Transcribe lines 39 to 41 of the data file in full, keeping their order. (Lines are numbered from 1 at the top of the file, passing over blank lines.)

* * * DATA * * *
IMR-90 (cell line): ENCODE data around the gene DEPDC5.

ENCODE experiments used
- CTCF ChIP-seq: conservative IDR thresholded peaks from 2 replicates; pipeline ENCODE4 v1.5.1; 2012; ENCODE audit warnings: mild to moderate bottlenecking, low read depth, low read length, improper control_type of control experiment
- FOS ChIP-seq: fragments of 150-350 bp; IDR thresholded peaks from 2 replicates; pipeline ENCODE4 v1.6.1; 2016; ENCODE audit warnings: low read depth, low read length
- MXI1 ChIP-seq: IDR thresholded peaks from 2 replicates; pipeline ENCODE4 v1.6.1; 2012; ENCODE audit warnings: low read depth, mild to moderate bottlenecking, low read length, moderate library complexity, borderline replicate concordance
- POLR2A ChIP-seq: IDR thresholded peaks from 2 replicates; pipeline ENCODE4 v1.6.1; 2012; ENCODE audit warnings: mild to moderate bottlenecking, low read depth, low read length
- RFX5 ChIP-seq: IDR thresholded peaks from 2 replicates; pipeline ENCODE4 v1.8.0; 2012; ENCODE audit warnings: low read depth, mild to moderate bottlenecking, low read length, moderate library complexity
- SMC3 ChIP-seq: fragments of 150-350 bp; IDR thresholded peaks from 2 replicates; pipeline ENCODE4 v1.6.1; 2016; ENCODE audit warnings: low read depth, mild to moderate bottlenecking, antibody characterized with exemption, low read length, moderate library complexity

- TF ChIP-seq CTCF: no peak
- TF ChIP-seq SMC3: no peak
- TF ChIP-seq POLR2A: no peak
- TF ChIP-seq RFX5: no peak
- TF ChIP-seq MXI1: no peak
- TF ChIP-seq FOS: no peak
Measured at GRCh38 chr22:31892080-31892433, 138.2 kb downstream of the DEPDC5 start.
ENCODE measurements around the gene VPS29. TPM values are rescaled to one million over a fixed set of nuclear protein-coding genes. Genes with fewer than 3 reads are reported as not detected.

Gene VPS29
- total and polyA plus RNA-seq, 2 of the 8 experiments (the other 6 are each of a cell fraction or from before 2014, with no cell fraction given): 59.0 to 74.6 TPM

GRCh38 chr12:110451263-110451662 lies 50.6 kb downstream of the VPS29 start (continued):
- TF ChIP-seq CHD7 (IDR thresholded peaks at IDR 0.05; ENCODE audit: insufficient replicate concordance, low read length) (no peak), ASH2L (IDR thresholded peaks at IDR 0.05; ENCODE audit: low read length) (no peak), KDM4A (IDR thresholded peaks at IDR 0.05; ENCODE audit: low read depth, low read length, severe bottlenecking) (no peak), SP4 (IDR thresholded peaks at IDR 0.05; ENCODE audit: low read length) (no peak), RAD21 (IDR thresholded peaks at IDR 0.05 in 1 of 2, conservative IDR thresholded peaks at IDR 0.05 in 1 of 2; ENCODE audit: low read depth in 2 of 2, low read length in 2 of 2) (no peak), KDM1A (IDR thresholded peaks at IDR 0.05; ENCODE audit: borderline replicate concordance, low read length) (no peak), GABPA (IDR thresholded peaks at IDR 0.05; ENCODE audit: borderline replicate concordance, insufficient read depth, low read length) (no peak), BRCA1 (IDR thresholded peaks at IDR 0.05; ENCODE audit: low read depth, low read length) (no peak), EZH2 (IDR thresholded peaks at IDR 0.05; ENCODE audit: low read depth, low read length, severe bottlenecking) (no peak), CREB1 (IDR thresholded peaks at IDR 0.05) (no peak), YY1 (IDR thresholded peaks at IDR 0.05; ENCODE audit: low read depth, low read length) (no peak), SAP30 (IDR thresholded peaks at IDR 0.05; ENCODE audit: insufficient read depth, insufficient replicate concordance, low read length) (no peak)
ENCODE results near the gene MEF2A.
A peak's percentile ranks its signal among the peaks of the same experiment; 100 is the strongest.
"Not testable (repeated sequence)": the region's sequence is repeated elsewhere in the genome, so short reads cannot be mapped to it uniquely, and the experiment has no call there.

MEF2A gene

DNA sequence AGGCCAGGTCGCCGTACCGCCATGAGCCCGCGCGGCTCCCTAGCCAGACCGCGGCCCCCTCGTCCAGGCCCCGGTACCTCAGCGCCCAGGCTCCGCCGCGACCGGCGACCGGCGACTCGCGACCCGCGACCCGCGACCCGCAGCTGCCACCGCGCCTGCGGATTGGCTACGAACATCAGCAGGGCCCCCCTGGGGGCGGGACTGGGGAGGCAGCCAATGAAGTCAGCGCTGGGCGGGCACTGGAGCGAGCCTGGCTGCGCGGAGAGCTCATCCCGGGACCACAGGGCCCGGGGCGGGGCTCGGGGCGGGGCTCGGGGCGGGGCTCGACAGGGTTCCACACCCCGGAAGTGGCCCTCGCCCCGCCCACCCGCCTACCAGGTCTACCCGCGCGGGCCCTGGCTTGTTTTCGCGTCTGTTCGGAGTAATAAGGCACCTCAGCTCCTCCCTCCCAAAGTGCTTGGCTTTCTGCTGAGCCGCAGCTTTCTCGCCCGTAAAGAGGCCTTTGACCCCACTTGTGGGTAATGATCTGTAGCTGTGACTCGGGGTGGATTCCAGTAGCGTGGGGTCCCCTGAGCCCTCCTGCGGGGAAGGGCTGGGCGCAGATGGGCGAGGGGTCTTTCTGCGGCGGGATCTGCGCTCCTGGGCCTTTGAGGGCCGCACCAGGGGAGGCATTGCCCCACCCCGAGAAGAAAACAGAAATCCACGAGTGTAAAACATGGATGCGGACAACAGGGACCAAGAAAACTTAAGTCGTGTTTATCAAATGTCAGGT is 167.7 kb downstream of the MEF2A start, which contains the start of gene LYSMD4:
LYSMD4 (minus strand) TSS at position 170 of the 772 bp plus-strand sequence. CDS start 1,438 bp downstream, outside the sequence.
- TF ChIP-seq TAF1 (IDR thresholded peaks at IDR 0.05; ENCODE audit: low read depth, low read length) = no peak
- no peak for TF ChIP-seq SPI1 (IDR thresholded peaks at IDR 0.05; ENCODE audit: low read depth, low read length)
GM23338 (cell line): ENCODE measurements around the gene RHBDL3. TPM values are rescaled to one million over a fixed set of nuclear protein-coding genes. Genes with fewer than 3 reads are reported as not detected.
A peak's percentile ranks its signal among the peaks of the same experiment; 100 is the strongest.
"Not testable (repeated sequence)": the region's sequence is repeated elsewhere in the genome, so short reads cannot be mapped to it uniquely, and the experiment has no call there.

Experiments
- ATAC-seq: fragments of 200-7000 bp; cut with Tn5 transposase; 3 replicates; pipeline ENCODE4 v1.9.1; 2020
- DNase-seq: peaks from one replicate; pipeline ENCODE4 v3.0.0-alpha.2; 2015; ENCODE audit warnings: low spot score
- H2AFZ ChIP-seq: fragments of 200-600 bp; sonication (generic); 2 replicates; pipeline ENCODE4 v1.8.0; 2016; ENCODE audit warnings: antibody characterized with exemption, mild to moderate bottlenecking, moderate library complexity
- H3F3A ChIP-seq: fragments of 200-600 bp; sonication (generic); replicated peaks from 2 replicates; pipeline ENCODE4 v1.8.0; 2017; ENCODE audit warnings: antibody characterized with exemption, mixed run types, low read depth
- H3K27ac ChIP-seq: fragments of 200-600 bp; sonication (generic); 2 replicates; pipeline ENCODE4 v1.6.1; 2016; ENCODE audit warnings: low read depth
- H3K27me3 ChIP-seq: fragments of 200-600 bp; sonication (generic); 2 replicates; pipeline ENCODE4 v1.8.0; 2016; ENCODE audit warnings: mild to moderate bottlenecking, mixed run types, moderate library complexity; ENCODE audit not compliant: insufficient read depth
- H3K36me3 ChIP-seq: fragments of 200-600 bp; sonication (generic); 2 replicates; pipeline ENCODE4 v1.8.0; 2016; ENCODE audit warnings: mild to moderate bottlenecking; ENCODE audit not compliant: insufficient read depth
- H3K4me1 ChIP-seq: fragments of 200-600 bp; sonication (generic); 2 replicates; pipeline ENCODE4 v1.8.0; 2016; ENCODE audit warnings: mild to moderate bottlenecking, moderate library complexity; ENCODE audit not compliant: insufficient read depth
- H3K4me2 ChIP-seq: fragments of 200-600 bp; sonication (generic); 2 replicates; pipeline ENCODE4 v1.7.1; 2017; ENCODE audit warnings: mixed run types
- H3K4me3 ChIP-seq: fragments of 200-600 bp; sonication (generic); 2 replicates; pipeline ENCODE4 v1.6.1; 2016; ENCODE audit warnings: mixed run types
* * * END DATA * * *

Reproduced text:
- H3K36me3 ChIP-seq: fragments of 200-600 bp; sonication (generic); 2 replicates; pipeline ENCODE4 v1.8.0; 2016; ENCODE audit warnings: mild to moderate bottlenecking; ENCODE audit not compliant: insufficient read depth
- H3K4me1 ChIP-seq: fragments of 200-600 bp; sonication (generic); 2 replicates; pipeline ENCODE4 v1.8.0; 2016; ENCODE audit warnings: mild to moderate bottlenecking, moderate library complexity; ENCODE audit not compliant: insufficient read depth
- H3K4me2 ChIP-seq: fragments of 200-600 bp; sonication (generic); 2 replicates; pipeline ENCODE4 v1.7.1; 2017; ENCODE audit warnings: mixed run types